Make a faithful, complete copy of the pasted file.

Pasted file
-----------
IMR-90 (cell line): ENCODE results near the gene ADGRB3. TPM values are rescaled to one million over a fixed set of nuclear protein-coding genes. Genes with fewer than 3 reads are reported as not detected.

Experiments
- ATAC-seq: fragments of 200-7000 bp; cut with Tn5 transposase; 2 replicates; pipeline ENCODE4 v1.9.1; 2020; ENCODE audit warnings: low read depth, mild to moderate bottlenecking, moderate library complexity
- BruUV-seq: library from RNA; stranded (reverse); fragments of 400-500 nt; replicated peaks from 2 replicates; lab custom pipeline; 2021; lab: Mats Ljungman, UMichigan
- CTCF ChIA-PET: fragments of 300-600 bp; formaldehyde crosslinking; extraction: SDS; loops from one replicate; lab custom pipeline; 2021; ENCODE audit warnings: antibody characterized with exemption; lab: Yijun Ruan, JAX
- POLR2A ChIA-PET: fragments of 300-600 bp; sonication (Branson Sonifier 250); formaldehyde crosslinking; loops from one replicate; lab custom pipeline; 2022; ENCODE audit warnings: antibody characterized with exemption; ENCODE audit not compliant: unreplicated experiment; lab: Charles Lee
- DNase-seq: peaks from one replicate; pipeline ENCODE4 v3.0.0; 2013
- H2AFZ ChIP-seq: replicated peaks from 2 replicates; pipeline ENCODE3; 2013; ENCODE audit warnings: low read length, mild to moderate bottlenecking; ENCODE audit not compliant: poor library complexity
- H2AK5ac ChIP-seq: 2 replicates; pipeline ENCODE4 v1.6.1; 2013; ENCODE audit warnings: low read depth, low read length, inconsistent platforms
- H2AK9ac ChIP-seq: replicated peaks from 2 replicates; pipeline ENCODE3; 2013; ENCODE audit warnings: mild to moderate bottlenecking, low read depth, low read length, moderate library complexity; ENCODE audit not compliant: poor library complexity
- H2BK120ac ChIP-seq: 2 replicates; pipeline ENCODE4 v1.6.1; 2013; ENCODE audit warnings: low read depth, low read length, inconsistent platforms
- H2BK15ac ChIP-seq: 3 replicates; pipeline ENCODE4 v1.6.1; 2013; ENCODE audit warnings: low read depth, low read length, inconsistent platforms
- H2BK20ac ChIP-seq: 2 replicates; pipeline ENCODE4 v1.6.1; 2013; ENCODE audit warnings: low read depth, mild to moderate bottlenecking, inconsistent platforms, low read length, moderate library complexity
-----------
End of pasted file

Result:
IMR-90 (cell line): ENCODE results near the gene ADGRB3. TPM values are rescaled to one million over a fixed set of nuclear protein-coding genes. Genes with fewer than 3 reads are reported as not detected.

Experiments
- ATAC-seq: fragments of 200-7000 bp; cut with Tn5 transposase; 2 replicates; pipeline ENCODE4 v1.9.1; 2020; ENCODE audit warnings: low read depth, mild to moderate bottlenecking, moderate library complexity
- BruUV-seq: library from RNA; stranded (reverse); fragments of 400-500 nt; replicated peaks from 2 replicates; lab custom pipeline; 2021; lab: Mats Ljungman, UMichigan
- CTCF ChIA-PET: fragments of 300-600 bp; formaldehyde crosslinking; extraction: SDS; loops from one replicate; lab custom pipeline; 2021; ENCODE audit warnings: antibody characterized with exemption; lab: Yijun Ruan, JAX
- POLR2A ChIA-PET: fragments of 300-600 bp; sonication (Branson Sonifier 250); formaldehyde crosslinking; loops from one replicate; lab custom pipeline; 2022; ENCODE audit warnings: antibody characterized with exemption; ENCODE audit not compliant: unreplicated experiment; lab: Charles Lee
- DNase-seq: peaks from one replicate; pipeline ENCODE4 v3.0.0; 2013
- H2AFZ ChIP-seq: replicated peaks from 2 replicates; pipeline ENCODE3; 2013; ENCODE audit warnings: low read length, mild to moderate bottlenecking; ENCODE audit not compliant: poor library complexity
- H2AK5ac ChIP-seq: 2 replicates; pipeline ENCODE4 v1.6.1; 2013; ENCODE audit warnings: low read depth, low read length, inconsistent platforms
- H2AK9ac ChIP-seq: replicated peaks from 2 replicates; pipeline ENCODE3; 2013; ENCODE audit warnings: mild to moderate bottlenecking, low read depth, low read length, moderate library complexity; ENCODE audit not compliant: poor library complexity
- H2BK120ac ChIP-seq: 2 replicates; pipeline ENCODE4 v1.6.1; 2013; ENCODE audit warnings: low read depth, low read length, inconsistent platforms
- H2BK15ac ChIP-seq: 3 replicates; pipeline ENCODE4 v1.6.1; 2013; ENCODE audit warnings: low read depth, low read length, inconsistent platforms
- H2BK20ac ChIP-seq: 2 replicates; pipeline ENCODE4 v1.6.1; 2013; ENCODE audit warnings: low read depth, mild to moderate bottlenecking, inconsistent platforms, low read length, moderate library complexity